my arms straining at cord made tighter by waking.
The wings unfurled in a dream close and disappear
into shadows scratching on the wall,
branches gathered at the windowpane.
I stumble out of bed to pull the shade,
curse the howling of a dog,
and wonder if I know my Father’s mind at all?

~William Hammett

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Monday, July 12, 2021


Rusted railroad tracks
buckle beneath the water tower.

The town has been abandoned
since the factory closed in ’45

and the assembly line of gears and sprockets
stopped rolling the sun through tedious hours.

The hard yellow sun
pulls dandelions from the rotting grade,

and I recall that you left on the last train
with a salesman in a seersucker suit.

I had nothing to give you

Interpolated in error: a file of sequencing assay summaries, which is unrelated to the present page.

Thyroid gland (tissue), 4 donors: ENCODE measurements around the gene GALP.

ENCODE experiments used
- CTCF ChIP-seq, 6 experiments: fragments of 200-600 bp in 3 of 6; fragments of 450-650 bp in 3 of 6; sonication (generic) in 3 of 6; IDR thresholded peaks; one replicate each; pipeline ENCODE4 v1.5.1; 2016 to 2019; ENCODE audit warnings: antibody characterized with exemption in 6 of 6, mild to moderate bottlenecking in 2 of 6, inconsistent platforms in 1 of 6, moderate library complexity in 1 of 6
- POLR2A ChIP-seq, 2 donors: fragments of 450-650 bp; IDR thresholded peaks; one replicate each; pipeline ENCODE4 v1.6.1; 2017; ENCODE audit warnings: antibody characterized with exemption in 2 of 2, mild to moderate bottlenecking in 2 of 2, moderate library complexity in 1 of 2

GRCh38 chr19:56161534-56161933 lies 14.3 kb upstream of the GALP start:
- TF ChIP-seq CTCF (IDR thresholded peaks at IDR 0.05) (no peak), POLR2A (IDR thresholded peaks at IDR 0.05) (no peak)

except the nickel-bright Midwestern moon

that watched us exchange vows by the lake
and slip inside each other’s skin.

Breath is shallow, short,
arteries twisted away from ties that bind.

I stutter-step through gravel,
recalling your last journey from my heart.

~William Hammett

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Circles in the Dirt

The boy with the stick
draws a circle in the dirt,
puts a fine point on the matter,
closes creation in its circumference
and knows that it is good.

The man draws circles
in the dirt with his finger,
his mind making a quick calculation
before looking up to free the adulteress
who has come full circle to herself.

Stones are dropped by passers-by,
a fine point having been put on the matter,
and the woman, now centered
in the circumference of her soul,
knows that it is good.

~William Hammett

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The Rag Collector